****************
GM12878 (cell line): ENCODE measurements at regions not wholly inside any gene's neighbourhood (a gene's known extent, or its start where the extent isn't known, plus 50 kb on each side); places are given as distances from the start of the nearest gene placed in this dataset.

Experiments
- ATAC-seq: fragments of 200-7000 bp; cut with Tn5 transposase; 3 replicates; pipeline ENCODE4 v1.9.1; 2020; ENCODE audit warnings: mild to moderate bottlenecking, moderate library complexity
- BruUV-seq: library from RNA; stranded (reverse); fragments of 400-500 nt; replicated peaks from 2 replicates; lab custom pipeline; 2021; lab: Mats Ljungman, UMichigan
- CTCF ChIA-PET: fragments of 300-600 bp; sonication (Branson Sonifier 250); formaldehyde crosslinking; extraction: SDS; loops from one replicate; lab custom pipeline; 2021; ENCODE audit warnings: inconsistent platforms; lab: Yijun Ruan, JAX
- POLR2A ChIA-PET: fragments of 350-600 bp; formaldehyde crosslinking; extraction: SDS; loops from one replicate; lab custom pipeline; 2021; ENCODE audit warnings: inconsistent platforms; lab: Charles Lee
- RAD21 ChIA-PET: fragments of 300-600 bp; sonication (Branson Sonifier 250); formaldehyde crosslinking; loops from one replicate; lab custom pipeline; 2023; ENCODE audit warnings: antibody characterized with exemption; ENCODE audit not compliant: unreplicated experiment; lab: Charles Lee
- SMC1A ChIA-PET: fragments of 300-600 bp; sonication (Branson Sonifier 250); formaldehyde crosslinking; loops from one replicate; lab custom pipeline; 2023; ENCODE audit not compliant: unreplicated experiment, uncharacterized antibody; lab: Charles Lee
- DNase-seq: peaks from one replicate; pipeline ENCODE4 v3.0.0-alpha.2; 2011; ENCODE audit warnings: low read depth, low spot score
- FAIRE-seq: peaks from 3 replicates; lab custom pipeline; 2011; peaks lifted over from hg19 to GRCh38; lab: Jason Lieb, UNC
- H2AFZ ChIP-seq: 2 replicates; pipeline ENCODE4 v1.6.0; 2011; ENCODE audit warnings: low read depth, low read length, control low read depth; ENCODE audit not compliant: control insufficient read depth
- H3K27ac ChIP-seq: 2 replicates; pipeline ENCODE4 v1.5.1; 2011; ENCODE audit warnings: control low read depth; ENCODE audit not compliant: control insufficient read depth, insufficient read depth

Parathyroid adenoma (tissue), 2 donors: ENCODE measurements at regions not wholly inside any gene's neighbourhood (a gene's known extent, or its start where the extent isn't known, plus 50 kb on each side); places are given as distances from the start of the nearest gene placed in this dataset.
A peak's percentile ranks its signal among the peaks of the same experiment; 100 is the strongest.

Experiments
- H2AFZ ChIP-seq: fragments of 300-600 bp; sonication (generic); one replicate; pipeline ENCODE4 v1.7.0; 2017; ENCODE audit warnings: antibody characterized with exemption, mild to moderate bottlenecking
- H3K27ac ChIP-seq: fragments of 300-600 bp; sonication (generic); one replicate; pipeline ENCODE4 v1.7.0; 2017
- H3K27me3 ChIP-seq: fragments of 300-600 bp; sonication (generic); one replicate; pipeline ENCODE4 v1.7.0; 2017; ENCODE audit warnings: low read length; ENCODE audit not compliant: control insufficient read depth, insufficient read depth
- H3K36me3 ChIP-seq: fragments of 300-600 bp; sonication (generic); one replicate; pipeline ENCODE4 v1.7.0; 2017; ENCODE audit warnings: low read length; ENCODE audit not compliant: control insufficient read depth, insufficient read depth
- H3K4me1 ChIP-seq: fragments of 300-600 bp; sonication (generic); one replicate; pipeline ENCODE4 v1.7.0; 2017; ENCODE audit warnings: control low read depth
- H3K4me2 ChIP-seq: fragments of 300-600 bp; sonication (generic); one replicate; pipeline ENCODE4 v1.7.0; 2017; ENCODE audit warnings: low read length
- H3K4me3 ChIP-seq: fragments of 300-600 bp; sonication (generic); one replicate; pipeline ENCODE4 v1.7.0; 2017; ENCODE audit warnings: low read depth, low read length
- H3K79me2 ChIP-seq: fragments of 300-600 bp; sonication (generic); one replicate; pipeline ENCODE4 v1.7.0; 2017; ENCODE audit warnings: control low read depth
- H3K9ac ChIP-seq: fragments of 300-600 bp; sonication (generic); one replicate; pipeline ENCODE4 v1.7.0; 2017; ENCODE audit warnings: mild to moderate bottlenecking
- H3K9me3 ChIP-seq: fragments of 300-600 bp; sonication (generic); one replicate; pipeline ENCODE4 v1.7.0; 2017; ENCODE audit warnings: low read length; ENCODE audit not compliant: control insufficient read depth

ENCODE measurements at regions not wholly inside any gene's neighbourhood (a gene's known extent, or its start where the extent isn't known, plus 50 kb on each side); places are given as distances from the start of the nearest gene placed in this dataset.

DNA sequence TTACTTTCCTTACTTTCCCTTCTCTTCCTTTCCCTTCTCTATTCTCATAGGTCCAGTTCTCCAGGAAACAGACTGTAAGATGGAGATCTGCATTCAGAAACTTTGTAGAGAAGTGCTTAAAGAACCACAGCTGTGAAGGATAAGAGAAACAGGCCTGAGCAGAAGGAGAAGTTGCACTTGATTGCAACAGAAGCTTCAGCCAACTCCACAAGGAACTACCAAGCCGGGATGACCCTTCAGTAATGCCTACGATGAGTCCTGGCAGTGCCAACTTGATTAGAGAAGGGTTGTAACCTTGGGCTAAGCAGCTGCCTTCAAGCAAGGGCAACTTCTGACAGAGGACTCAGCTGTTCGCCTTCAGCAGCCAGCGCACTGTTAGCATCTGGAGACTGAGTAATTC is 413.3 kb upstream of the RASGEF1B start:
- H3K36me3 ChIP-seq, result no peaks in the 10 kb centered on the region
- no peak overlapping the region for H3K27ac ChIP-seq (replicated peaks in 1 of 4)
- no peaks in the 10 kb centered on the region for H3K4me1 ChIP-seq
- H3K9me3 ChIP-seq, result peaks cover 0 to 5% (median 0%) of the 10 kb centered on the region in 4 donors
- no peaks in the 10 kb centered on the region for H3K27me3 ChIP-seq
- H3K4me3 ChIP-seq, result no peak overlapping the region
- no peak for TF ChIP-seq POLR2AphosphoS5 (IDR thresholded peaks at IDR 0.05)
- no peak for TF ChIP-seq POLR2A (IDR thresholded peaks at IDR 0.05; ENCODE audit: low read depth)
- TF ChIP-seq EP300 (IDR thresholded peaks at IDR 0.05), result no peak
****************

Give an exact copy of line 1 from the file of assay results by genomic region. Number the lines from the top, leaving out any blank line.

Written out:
GM12878 (cell line): ENCODE measurements at regions not wholly inside any gene's neighbourhood (a gene's known extent, or its start where the extent isn't known, plus 50 kb on each side); places are given as distances from the start of the nearest gene placed in this dataset.